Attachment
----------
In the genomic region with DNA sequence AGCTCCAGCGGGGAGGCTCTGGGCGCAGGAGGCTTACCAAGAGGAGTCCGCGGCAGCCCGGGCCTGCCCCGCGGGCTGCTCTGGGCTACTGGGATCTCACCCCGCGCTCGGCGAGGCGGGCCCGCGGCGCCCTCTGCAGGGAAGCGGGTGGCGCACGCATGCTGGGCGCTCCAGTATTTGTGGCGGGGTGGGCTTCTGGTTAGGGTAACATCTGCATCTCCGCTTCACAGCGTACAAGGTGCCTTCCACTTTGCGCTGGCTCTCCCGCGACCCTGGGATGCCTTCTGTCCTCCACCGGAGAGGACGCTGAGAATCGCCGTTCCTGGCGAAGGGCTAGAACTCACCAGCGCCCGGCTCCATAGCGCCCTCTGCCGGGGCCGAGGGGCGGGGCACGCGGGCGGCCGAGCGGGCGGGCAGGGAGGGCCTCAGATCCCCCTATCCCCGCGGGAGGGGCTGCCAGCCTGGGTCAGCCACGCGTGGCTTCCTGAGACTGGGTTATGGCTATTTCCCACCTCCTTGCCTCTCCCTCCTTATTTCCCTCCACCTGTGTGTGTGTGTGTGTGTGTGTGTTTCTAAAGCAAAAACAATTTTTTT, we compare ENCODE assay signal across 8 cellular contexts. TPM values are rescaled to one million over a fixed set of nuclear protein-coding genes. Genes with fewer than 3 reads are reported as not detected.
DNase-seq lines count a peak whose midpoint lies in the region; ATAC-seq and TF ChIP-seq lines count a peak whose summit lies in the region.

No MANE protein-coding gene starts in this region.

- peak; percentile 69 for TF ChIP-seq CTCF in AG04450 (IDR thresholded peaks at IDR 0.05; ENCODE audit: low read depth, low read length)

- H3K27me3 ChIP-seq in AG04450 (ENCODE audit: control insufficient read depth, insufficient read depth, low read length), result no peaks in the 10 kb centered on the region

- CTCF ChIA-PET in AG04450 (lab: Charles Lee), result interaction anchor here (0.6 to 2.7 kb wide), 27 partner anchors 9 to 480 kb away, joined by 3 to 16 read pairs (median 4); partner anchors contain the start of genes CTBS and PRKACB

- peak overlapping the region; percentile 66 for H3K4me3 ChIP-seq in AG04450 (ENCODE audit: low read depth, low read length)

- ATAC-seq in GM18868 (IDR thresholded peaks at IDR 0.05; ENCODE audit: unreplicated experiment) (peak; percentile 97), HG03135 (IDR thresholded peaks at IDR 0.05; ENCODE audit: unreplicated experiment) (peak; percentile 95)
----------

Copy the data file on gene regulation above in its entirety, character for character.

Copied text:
In the genomic region with DNA sequence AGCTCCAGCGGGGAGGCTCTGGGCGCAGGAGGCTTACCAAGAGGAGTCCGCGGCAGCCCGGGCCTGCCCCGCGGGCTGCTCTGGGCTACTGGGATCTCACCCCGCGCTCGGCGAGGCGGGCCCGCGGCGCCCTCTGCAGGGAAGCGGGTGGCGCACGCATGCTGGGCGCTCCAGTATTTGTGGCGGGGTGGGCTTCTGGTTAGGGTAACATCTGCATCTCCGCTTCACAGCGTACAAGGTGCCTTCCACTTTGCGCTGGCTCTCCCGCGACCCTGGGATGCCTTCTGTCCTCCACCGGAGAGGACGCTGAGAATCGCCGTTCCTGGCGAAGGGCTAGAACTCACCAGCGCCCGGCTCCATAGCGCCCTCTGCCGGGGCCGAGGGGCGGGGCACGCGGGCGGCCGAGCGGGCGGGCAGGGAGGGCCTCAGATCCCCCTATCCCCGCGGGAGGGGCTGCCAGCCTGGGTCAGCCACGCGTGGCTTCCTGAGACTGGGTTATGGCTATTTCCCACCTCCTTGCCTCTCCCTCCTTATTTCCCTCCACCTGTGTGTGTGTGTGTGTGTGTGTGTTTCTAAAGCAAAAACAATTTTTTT, we compare ENCODE assay signal across 8 cellular contexts. TPM values are rescaled to one million over a fixed set of nuclear protein-coding genes. Genes with fewer than 3 reads are reported as not detected.
DNase-seq lines count a peak whose midpoint lies in the region; ATAC-seq and TF ChIP-seq lines count a peak whose summit lies in the region.

No MANE protein-coding gene starts in this region.

- peak; percentile 69 for TF ChIP-seq CTCF in AG04450 (IDR thresholded peaks at IDR 0.05; ENCODE audit: low read depth, low read length)

- H3K27me3 ChIP-seq in AG04450 (ENCODE audit: control insufficient read depth, insufficient read depth, low read length), result no peaks in the 10 kb centered on the region

- CTCF ChIA-PET in AG04450 (lab: Charles Lee), result interaction anchor here (0.6 to 2.7 kb wide), 27 partner anchors 9 to 480 kb away, joined by 3 to 16 read pairs (median 4); partner anchors contain the start of genes CTBS and PRKACB

- peak overlapping the region; percentile 66 for H3K4me3 ChIP-seq in AG04450 (ENCODE audit: low read depth, low read length)

- ATAC-seq in GM18868 (IDR thresholded peaks at IDR 0.05; ENCODE audit: unreplicated experiment) (peak; percentile 97), HG03135 (IDR thresholded peaks at IDR 0.05; ENCODE audit: unreplicated experiment) (peak; percentile 95)